Canadian Richard Harris shares his thoughts on recent events in his country
As a fitness instructor, I see three emotions when untrained clients entire the gym: fear, fight and flight. In the recent events in Canada, my great country has been showing only one of these emotions.
Canada is a vast country populated by Catholics who pretend they are Anglican. Canadians have participated in every major conflict since their country existed except Operation Telic. In fact, Canada is not a peaceful country, but is actually a warrior nation that had fifteen carrier groups and 372 warships in the early 1950s. Now, though, it is a highly educated society where people use their brainpower to count how many drinks someone might be having on a Friday night rather than to make serious threat assessments.
Fundamentally, Canada is a paradox. Arguably the most important part of Canada, Québec, has no interest in remaining a part of the dysfunctional “con”federation, but they are equally proud of the Queen and armed forces. And so with this backdrop, I will now reflect upon the terrible recent events that beset my country.
The first question people ask, of course, is: “Was the lunatic a ‘Canadian’?” I myself ask: “Am I a Canadian?” My answer is that “I identify as Welsh and I view my passport to be a travel document”. I would also suggest that if fair and balanced immigration protocols were in place Corporal Cirillo would not have been killed whilst doing his duty by a Lebanese passport holder.
As a military man I shed tears when I heard the news, but like me, Cirillo knew the risks of the job. I am concerned, however, now, about the MPs and parliamentary staff who will no doubt have some form of post-traumatic stress. They need to receive proper counselling.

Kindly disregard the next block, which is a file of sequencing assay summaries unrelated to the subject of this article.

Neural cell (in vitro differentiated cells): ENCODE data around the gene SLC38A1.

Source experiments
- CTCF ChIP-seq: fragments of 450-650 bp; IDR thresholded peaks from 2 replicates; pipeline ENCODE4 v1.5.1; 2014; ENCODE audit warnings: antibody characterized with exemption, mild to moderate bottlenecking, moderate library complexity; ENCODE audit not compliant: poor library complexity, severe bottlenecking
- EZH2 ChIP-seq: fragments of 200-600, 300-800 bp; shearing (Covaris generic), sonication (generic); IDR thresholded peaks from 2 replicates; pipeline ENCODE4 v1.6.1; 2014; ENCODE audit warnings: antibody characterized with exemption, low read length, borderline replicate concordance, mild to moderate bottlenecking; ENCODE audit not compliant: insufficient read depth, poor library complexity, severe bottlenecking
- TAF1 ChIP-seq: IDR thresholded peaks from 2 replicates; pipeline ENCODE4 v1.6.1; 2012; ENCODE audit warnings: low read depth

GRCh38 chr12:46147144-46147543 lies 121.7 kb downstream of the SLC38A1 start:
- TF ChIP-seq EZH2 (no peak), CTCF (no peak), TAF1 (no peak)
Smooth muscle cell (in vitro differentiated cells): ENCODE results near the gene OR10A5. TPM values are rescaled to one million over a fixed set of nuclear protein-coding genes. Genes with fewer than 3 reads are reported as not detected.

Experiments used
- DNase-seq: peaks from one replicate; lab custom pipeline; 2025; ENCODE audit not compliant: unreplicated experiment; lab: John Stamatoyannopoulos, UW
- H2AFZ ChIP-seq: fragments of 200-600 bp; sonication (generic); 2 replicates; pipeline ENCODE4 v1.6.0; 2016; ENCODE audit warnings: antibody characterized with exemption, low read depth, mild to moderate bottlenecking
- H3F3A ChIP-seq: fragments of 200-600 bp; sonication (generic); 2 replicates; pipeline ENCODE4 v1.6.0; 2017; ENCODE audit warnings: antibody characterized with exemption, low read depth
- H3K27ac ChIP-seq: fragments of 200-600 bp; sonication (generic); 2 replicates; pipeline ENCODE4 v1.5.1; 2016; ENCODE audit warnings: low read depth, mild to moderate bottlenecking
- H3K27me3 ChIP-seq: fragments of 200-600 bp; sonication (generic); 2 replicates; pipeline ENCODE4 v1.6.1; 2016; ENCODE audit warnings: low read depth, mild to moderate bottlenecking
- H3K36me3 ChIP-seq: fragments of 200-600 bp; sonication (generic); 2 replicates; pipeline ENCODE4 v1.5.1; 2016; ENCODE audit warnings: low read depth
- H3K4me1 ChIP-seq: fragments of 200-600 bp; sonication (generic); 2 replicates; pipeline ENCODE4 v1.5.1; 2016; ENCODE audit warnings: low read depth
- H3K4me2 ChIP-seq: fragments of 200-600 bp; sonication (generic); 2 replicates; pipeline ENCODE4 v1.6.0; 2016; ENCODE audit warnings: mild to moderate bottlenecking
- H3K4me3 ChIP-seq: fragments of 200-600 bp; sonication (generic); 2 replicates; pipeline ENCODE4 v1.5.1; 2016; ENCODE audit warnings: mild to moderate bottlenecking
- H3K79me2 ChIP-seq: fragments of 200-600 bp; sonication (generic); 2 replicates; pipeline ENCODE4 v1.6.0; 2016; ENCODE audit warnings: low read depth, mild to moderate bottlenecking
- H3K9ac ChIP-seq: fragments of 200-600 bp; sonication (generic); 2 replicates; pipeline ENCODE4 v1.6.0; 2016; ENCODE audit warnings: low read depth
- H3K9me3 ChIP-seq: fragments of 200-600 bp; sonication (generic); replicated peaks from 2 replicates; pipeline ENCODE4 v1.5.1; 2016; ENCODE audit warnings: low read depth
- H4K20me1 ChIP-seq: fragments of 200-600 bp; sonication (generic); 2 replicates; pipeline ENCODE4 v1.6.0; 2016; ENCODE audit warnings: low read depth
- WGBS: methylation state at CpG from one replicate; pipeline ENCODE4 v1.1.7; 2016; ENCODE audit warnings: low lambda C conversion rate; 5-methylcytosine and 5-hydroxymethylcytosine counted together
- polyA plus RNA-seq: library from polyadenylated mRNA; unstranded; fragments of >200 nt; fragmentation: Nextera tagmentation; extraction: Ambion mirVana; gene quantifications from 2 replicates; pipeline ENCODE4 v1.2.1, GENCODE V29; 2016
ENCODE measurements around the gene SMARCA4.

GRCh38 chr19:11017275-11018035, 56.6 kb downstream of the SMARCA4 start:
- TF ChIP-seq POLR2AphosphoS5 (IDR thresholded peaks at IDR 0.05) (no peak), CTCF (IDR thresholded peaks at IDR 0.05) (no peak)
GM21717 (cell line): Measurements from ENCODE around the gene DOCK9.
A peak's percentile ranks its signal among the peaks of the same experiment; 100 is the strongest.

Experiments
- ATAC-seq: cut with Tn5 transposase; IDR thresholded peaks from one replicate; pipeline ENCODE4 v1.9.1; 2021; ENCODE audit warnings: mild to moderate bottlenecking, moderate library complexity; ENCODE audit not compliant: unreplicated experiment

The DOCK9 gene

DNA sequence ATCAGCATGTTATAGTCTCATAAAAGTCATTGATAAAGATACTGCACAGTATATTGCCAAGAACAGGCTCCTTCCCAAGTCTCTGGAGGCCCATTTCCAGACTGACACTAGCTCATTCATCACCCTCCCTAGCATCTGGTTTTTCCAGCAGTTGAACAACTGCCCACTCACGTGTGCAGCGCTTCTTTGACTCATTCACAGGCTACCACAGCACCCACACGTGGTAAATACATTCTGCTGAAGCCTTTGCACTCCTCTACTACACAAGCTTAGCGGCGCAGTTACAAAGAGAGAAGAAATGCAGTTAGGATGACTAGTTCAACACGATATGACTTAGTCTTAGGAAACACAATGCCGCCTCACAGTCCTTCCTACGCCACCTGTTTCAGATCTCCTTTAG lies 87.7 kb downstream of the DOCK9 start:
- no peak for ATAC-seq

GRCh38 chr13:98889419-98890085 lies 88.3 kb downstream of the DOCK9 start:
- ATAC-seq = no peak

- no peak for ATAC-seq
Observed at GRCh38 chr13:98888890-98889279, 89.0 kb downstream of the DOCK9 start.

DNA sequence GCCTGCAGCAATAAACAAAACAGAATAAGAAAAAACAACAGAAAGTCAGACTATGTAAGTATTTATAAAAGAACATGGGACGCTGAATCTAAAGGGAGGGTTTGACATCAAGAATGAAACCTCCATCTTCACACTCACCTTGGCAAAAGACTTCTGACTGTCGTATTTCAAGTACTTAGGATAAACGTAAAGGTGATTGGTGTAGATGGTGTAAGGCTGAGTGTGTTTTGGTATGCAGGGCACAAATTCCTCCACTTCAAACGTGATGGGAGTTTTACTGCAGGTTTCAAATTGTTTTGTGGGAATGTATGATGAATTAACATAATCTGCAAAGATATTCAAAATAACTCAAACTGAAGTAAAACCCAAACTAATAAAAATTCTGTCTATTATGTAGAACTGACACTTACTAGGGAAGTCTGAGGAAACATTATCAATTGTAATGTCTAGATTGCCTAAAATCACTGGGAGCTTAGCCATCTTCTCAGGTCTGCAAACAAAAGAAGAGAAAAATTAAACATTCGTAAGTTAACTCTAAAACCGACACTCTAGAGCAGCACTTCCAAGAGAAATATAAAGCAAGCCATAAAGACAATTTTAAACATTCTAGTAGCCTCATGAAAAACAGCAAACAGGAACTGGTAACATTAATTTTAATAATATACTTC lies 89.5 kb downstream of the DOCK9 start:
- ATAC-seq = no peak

No amount of training, berets, body armour or ID tags will take away the humanity of a soldier. For many of us, 11th November will be difficult but as Tennyson wrote:
“I am a part of all that I have met;
Yet all experience is an arch wherethrough
Gleams that untravelled world, whose margin fades
For ever and for ever when I move.
How dull it is to pause, to make an end,
To rust unburnished, not to shine in use!
As though to breathe were life. Life piled on life
Were all too little, and of one to me
Little remains: but every hour is saved
From that eternal silence, something more,
A bringer of new things; and vile it were
For some three suns to store and hoard myself,
And this grey spirit yearning in desire
To follow knowledge like a sinking star,
Beyond the utmost bound of human thought”.
Richard Harris is a personal trainer and graduate of the University of Northern British Columbia and the University of Greenwich. He has served as a British reservist and also worked as a political activist and investment banker.
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